Financial app usage increased significantly last year. Above are the top “breakout finance apps” of the year. PC Financial (the financial services brand of Loblaw) saw the greatest year-over-year growth in downloads but, since it only launched last year, it was starting from a base of 0. Fintech apps, which grew even faster than traditional banking apps, demonstrate that the big banks probably need to step up their mobile game.

Young people do, of course, spend more time on mobile. Generation Z (those born between 1997 to 2012) had 60% more sessions per user in top apps than older demographics. But as of the end of last year, Generation Z is believed to have surpassed Millennials as the largest generational cohort in the world at about 32% of the population. So this wave is going to continue to come.

If you’d like to download a fully copy of App Annie’s mobile report, click here. You’ll need to enter your email address. But there’s a lot of interesting data in the report. You can almost ignore that it’s specifically about mobile and think of it as an overview of where the world is heading.

Charts: App Annie

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Maeklong Railway Market — plan view

Many of you have probably visited or seen videos of the Maeklong Railway Market in Bangkok. (I’ve done the latter, not the former.) It is one of the largest seafood markets in Thailand and it is literally housed on the railway’s tracks. Every time a train passes through, the entire market needs to be pulled up and relocated. Even the awnings that cover the market need to be collapsed. The videos I’ve seen have all been taken from grade. But the below video (via Vala Afshar on Twitter), showing the market in plan view (from what was likely a drone), is arguably even more impactful. There isn’t a foot of wasted space.

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Tacos, snowstorms, and laneway suites

Few things go as well together as tacos and snowstorms. And so that’s exactly what I did for lunch today given the awesome — I love snow — storm that we’re having in Toronto this weekend. The garnish you’re seeing below is grilled cactus. Dave, the owner of Playa Cabana Taqueria, grows it on location and uses it for special dishes like this one here. If you haven’t been, I would highly recommend it. They’re located at 21 St. Clair Avenue East.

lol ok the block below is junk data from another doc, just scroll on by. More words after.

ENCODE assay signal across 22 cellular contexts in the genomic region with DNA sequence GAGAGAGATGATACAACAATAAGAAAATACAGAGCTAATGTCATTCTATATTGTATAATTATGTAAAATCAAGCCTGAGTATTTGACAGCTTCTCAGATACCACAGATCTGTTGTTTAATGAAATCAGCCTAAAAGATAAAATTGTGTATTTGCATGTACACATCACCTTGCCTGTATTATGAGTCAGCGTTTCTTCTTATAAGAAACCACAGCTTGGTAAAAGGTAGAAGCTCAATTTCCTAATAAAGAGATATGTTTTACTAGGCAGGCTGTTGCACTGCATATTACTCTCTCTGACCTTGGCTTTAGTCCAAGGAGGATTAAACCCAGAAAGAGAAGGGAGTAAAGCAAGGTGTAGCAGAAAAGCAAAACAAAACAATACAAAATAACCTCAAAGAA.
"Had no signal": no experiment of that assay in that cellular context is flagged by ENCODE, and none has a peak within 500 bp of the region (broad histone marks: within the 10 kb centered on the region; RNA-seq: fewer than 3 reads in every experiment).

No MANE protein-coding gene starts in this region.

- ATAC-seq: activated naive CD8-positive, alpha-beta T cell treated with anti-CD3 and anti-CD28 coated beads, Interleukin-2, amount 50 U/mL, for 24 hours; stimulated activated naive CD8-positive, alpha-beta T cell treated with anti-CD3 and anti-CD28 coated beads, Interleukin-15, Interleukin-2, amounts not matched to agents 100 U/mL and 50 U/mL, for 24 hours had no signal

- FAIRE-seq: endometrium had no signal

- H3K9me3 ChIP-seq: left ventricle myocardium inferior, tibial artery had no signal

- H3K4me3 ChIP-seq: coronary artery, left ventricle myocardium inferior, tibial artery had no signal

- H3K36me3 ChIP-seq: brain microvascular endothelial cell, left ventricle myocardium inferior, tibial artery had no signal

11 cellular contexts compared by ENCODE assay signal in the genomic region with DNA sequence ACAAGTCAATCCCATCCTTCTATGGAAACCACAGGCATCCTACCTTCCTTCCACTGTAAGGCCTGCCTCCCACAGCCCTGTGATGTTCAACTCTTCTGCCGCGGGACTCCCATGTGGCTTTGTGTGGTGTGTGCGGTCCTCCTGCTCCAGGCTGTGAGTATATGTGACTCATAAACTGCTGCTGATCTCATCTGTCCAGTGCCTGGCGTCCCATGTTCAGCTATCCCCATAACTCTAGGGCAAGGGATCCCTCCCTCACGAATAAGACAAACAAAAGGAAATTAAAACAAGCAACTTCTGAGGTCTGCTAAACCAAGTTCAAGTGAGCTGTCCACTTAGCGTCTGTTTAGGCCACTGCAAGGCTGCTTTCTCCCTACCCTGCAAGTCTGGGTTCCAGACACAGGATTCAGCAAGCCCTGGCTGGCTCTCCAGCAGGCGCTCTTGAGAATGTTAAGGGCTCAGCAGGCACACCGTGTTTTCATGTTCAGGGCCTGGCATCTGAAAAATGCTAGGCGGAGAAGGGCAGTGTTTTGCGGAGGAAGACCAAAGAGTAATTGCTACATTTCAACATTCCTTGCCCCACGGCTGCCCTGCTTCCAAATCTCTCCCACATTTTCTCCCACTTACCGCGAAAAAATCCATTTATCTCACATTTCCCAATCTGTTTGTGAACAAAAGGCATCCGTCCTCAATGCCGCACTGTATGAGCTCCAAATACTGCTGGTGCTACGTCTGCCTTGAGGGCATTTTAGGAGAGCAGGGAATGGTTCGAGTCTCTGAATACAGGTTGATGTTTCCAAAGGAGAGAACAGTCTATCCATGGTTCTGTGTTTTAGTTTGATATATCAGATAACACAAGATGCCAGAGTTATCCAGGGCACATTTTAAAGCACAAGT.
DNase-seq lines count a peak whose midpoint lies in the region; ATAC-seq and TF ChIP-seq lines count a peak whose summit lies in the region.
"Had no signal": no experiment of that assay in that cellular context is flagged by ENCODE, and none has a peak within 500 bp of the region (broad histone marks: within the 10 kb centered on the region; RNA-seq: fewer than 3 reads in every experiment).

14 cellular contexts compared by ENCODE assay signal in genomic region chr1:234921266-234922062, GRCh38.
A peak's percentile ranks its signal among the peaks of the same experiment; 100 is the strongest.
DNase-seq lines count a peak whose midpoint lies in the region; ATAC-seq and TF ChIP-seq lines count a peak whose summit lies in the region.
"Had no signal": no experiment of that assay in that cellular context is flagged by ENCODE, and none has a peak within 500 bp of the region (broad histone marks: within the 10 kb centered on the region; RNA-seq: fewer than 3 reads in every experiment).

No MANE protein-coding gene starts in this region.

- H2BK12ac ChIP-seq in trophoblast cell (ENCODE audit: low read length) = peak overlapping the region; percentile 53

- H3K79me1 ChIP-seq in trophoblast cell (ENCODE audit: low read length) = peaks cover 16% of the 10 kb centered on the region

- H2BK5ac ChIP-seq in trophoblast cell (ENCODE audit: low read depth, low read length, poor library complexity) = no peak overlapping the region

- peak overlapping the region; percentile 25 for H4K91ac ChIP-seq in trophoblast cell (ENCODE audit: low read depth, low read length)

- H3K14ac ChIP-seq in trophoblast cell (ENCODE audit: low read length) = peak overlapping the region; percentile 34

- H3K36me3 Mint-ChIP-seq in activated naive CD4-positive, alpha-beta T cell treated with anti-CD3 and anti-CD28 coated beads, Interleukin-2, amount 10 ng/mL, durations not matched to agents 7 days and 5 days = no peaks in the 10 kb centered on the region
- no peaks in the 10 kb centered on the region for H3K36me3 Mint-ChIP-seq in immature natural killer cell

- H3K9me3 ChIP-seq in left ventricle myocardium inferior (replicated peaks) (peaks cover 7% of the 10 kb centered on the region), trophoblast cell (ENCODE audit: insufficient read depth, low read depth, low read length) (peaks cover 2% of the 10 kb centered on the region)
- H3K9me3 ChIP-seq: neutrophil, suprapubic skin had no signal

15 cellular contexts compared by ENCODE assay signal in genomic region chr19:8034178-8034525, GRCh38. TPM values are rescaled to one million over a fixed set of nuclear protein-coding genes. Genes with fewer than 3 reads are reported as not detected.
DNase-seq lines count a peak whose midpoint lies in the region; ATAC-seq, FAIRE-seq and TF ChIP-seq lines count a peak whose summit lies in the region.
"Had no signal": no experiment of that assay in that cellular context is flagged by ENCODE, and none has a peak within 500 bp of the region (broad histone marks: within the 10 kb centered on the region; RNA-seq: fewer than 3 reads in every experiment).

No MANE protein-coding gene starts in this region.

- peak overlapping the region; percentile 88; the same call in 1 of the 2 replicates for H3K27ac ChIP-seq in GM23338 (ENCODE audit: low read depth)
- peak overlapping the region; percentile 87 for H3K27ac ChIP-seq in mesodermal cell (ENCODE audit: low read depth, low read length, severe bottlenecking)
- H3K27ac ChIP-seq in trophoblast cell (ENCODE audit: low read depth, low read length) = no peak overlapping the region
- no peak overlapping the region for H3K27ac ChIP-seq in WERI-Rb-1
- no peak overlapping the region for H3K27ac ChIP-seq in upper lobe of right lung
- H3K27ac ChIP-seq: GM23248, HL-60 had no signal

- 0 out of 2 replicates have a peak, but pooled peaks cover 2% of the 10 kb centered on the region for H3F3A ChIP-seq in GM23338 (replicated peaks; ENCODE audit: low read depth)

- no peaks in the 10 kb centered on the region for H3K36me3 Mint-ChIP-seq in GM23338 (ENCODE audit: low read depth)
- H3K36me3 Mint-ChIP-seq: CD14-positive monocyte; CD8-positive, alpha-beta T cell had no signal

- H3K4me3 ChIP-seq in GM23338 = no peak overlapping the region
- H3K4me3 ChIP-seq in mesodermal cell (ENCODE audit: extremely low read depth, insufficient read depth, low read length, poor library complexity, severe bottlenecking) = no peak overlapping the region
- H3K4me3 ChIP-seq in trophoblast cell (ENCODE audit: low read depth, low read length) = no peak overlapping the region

In addition to tacos, I also spent the morning with Gabriel Fain Architects working on our upcoming laneway suite collaboration. Some of you may remember that our previous laneway project was refused at the Committee of Adjustment back in 2017. Well now that laneway suites are permissible as-of-right, it’s time to get going. We are not planning to seek any variances from what is currently allowed.

But if you’re thinking about building your own laneway suite, there are still a number of issues that you might run into depending on your property. Servicing, proximity to a fire hydrant, access, and trees are maybe some of the most common. I know that the city is working to resolve / streamline some of these complications, as the objective is truly to build laneway suites across the city.

As Gabriel and I work through our project this year, my plan is to write about it here on the blog. And hopefully when the project is complete, the posts will serve as a kind of guide for homeowners. These suites are really setup to be built by individual homeowners, as opposed to by developers. If you don’t already email subscribe to this blog and are interested in learning more, sign up here.

In the meantime, if you have any questions about laneway suites, there are a number of experts in the city, including Gabriel Fain Architects and the folks over at Lanescape.